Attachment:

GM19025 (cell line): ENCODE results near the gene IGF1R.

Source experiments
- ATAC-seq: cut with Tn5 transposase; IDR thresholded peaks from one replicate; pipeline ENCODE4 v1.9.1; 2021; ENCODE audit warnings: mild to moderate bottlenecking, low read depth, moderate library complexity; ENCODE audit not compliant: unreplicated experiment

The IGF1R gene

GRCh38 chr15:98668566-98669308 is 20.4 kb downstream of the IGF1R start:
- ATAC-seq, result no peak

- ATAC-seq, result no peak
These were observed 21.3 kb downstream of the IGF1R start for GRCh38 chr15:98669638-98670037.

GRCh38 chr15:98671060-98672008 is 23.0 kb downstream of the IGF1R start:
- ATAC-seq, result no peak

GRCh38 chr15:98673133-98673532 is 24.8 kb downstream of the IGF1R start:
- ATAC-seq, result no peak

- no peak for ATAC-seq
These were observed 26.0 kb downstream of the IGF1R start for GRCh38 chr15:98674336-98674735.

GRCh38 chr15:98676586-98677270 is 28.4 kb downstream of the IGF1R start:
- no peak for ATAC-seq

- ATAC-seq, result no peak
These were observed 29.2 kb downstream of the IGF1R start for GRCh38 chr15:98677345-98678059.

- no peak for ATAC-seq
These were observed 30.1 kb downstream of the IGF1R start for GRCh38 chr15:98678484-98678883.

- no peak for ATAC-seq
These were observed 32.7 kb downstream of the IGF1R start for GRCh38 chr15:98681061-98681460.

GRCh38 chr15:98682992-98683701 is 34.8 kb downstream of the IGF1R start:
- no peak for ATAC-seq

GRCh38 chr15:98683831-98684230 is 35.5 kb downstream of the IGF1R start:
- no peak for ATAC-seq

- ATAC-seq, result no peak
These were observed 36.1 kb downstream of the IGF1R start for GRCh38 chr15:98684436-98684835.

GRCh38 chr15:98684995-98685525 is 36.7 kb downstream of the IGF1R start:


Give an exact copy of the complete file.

GM19025 (cell line): ENCODE results near the gene IGF1R.

Source experiments
- ATAC-seq: cut with Tn5 transposase; IDR thresholded peaks from one replicate; pipeline ENCODE4 v1.9.1; 2021; ENCODE audit warnings: mild to moderate bottlenecking, low read depth, moderate library complexity; ENCODE audit not compliant: unreplicated experiment

The IGF1R gene

GRCh38 chr15:98668566-98669308 is 20.4 kb downstream of the IGF1R start:
- ATAC-seq, result no peak

- ATAC-seq, result no peak
These were observed 21.3 kb downstream of the IGF1R start for GRCh38 chr15:98669638-98670037.

GRCh38 chr15:98671060-98672008 is 23.0 kb downstream of the IGF1R start:
- ATAC-seq, result no peak

GRCh38 chr15:98673133-98673532 is 24.8 kb downstream of the IGF1R start:
- ATAC-seq, result no peak

- no peak for ATAC-seq
These were observed 26.0 kb downstream of the IGF1R start for GRCh38 chr15:98674336-98674735.

GRCh38 chr15:98676586-98677270 is 28.4 kb downstream of the IGF1R start:
- no peak for ATAC-seq

- ATAC-seq, result no peak
These were observed 29.2 kb downstream of the IGF1R start for GRCh38 chr15:98677345-98678059.

- no peak for ATAC-seq
These were observed 30.1 kb downstream of the IGF1R start for GRCh38 chr15:98678484-98678883.

- no peak for ATAC-seq
These were observed 32.7 kb downstream of the IGF1R start for GRCh38 chr15:98681061-98681460.

GRCh38 chr15:98682992-98683701 is 34.8 kb downstream of the IGF1R start:
- no peak for ATAC-seq

GRCh38 chr15:98683831-98684230 is 35.5 kb downstream of the IGF1R start:
- no peak for ATAC-seq

- ATAC-seq, result no peak
These were observed 36.1 kb downstream of the IGF1R start for GRCh38 chr15:98684436-98684835.

GRCh38 chr15:98684995-98685525 is 36.7 kb downstream of the IGF1R start: